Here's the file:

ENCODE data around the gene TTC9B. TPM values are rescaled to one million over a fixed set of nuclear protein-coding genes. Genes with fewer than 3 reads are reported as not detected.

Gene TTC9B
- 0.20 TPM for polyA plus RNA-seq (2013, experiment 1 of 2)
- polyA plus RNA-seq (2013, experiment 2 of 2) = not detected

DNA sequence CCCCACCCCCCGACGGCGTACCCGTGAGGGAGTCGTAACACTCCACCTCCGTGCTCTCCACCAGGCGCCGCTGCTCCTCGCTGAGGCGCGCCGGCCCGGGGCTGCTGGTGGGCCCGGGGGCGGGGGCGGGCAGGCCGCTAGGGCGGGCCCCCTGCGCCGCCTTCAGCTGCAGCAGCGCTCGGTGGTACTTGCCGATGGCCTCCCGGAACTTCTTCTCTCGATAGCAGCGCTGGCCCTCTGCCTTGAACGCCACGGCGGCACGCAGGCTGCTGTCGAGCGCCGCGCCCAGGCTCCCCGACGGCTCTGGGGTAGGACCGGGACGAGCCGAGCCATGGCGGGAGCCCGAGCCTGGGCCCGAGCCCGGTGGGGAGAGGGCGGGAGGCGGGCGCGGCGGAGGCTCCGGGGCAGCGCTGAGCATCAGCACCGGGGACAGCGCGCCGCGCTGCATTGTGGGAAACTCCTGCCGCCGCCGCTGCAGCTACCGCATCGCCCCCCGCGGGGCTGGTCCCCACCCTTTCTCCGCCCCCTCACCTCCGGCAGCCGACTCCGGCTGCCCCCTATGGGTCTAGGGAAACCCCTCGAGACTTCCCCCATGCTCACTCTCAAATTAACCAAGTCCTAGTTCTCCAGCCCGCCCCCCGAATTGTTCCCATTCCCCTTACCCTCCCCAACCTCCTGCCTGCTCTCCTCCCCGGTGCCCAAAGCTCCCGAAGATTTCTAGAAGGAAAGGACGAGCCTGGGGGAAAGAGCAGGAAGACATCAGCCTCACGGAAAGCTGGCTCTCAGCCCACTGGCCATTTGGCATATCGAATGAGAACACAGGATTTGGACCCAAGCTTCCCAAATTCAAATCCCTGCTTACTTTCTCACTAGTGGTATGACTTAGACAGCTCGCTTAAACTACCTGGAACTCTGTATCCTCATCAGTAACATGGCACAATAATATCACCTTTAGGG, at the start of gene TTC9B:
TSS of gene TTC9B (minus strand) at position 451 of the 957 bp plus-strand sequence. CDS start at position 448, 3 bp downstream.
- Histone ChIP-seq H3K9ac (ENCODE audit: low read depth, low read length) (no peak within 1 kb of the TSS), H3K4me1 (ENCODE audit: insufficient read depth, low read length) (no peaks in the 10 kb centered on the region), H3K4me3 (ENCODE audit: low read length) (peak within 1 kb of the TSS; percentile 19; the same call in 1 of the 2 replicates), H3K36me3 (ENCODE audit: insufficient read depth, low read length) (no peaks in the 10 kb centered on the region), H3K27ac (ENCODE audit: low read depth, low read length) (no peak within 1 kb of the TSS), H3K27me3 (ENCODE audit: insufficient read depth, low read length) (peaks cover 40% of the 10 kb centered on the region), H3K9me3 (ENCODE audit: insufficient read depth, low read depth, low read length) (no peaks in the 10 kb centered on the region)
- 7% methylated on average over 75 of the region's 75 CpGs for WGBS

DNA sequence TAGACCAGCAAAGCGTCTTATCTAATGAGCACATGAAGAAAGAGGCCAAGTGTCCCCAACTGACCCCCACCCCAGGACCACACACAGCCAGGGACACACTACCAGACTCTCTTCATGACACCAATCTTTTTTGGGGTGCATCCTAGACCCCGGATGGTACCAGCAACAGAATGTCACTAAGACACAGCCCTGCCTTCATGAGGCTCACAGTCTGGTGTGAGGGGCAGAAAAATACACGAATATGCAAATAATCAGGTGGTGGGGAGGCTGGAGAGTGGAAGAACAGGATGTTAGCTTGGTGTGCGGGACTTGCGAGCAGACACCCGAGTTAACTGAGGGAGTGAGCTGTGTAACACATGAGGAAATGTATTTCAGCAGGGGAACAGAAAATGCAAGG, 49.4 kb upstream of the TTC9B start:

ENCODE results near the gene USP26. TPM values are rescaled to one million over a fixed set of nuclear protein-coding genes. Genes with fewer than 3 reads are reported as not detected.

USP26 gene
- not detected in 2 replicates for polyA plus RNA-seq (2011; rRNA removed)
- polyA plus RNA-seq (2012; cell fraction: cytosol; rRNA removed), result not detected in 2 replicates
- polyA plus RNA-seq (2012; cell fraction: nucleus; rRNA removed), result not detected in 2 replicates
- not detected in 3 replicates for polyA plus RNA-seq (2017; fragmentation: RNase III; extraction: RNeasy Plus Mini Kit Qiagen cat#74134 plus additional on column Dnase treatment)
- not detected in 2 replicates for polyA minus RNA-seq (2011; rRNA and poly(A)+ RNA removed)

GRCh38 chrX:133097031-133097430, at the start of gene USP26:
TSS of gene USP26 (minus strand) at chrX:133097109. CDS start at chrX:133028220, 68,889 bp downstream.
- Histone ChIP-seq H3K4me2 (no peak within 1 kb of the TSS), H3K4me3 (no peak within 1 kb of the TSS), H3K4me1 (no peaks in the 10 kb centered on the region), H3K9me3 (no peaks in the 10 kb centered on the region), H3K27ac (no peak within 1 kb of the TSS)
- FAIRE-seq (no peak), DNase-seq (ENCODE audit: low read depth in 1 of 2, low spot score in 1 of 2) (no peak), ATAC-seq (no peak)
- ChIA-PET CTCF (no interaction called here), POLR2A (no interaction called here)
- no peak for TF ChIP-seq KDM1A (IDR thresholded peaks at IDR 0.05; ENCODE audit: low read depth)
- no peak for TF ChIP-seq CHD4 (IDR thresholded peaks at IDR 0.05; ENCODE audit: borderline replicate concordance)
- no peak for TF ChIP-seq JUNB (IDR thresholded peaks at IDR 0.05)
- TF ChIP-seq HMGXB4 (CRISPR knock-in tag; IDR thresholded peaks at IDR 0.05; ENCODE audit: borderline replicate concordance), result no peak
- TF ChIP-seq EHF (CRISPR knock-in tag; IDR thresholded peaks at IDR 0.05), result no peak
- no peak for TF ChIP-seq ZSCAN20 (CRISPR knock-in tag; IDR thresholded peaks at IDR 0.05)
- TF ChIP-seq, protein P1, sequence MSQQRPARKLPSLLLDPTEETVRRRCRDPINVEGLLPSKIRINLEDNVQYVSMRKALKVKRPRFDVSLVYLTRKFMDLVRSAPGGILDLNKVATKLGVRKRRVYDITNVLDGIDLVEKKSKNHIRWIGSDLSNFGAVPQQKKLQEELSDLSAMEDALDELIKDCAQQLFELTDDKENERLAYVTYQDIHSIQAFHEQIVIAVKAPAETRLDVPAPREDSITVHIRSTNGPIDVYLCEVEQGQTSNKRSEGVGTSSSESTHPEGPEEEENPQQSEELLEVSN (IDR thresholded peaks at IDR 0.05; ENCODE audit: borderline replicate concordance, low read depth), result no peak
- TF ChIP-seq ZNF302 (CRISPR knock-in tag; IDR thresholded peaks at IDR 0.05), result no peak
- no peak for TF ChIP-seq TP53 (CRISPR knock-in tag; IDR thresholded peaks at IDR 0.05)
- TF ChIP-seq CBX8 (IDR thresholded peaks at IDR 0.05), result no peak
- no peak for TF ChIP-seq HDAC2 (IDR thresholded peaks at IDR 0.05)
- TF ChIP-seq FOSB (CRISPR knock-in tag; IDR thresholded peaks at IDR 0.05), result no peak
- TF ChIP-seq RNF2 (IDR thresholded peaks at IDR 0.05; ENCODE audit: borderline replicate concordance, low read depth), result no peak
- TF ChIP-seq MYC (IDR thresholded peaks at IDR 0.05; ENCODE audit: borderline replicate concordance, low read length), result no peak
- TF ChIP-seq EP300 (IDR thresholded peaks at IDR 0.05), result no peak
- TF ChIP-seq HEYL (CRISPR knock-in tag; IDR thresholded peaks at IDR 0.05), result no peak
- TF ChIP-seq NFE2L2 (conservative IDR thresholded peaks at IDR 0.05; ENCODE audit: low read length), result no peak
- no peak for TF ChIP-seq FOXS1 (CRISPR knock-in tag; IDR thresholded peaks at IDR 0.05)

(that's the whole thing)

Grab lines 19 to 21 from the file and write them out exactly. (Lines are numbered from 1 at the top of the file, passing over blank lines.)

- Histone ChIP-seq H3K4me2 (no peak within 1 kb of the TSS), H3K4me3 (no peak within 1 kb of the TSS), H3K4me1 (no peaks in the 10 kb centered on the region), H3K9me3 (no peaks in the 10 kb centered on the region), H3K27ac (no peak within 1 kb of the TSS)
- FAIRE-seq (no peak), DNase-seq (ENCODE audit: low read depth in 1 of 2, low spot score in 1 of 2) (no peak), ATAC-seq (no peak)
- ChIA-PET CTCF (no interaction called here), POLR2A (no interaction called here)